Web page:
In principle, all stories are true and some of them really happened. Stories are kernels of truth passed on in colorful ways that help us understand the truths they contain. Most of us relate to stories much better than we relate to facts and figures. It’s not so important that a story really happened but how is the story like my story, like our story? What truth does the story contain about human experience, about our nature?
Practical Tip: Make time in your group for story telling — within meetings, before and after meetings, while sharing food. Read and hear stories of other like groups, other like people. Pass on stories that ring true for you.
It is by telling and hearing stories that we come to understanding. It is by understanding that we come to good group decisions.
PS: Like most principles among these pages, I didn’t make this one up. I heard it somewhere, added a little color, and passed it on.
– Craig Freshley
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5 thoughts on “Stories”
Can someone describe techniques for including stories in facilitation; like Linda’s “Talk or Listen” and “Moral Compass”. I’m interested in ‘how to…’ administer techniques?
Yes, indeed, I loved this one. There is also the energy (of the teller) behind the story that travels rapidly to the mind & heart of the listener. If we truly are in the state of listening , one can guarantee that the teller will be at one’s best (co-creating) and the recipient will digest & understand the story…asking questions of inquiry that the teller can relate & respond too ….Story creates a safety neutral …the gathering ‘table’ where we all come to feed, to be nourished…..how’s that metaphor!
A good friend of mine, Tony Smith, with Mountain States Health Alliance here in Johnson City, TN suggested I contact you about the effectiveness of using stories in meetings and facilitations. Tony said he’d had a great conversation with you and that you were unaware of the Storytelling In Organization’s Special Interest Group (SIO SIG) of the National Storytelling Network, or the International Storytelling Center here in Jonesborough.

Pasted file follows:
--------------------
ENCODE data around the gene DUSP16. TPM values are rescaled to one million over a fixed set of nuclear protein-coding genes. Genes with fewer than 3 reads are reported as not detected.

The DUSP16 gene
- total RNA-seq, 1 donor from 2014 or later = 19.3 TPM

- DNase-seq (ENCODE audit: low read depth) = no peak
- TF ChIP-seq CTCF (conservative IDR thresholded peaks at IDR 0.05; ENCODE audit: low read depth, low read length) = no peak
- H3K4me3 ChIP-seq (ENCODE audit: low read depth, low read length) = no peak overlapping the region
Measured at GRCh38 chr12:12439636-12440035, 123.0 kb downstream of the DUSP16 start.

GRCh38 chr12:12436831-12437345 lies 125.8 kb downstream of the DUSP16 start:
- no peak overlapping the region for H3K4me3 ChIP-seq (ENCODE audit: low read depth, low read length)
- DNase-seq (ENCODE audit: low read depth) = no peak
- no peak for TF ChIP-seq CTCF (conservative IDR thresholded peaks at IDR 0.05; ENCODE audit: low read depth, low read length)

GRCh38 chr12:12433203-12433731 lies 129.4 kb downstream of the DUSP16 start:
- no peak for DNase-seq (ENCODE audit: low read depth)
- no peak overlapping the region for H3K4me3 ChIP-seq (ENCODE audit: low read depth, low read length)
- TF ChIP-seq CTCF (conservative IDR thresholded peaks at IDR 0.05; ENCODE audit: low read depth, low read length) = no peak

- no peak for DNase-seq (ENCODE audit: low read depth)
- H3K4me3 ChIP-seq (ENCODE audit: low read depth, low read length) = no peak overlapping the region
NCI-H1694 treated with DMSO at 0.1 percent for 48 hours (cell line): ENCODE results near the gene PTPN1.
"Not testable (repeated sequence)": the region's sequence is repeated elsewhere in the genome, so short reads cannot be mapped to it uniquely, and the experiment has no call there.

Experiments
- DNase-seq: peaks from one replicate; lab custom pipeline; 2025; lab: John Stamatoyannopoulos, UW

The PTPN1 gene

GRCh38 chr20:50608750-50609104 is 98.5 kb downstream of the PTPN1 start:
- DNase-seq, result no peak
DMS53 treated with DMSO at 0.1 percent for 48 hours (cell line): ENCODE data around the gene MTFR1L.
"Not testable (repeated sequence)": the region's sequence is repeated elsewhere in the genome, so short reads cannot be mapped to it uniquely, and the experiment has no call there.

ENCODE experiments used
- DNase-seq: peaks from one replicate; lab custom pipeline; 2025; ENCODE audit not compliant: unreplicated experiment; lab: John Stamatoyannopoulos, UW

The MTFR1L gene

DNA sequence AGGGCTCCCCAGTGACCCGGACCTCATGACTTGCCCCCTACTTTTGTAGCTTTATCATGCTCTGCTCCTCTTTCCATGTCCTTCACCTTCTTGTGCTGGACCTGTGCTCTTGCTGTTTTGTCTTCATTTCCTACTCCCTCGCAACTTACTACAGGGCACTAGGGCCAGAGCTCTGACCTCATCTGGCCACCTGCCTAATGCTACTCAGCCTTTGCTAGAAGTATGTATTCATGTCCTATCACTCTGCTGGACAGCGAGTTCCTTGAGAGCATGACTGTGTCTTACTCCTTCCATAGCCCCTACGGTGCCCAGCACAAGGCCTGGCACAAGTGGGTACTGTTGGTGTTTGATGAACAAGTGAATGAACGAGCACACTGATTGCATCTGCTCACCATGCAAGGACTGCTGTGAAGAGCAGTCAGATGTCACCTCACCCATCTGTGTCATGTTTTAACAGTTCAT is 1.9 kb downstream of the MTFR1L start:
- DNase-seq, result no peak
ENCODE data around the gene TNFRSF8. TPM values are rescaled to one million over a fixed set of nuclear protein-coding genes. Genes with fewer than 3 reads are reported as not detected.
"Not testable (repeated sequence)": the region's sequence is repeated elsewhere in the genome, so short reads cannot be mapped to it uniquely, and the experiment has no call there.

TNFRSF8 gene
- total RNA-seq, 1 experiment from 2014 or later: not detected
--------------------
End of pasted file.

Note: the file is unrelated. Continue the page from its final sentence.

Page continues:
The SIO SIG participates in an on-line forum called Worldwide Story Work and I’ll send you an invitation to join. I’ve been coaching leaders in becoming effective storytellers, and how to use stories effectively in their organizations for many years.
With “Moral Compass” and “Talk or Listen” this tip captures what I think is most important about living well and honestly. Relationships and belonging are the key to human happiness and each of these conveys the importance of each. “Stories” captures the value of helping people relate to others’ experiences as they listen and make meaning of the message. And stories also help people learn from the past, brining forward typically wise nuggets. “Moral compass” emphasizes integrity and true human compassion — something I strive to instill in my new infant daughter as I now feel this tremendous responsibility to nurture and shape the life of a sweet, innocent child. and “Talk or listen” is just SO TRUE that it is worth repeating again and again so everyone hears it! Again, I see my child watch intently…my movements, my facial expressions, my words, my eyes — silently. She is just a huge sponge, soaking in all that she can. I see how seriously she observes and can virtually see her little brain clicking as she is learning, silently. When she chats and babbles, it is totally external and she is practicing, practicing — not learning anything from her outside world while that’s happening! What a perfect example she is of “Talk or listen”. How wise children are.
Hi Linda – Can you direct me to some references on how to implement stories into a facilitated meeting? Curious about the ‘how to…’ methods. Thanks.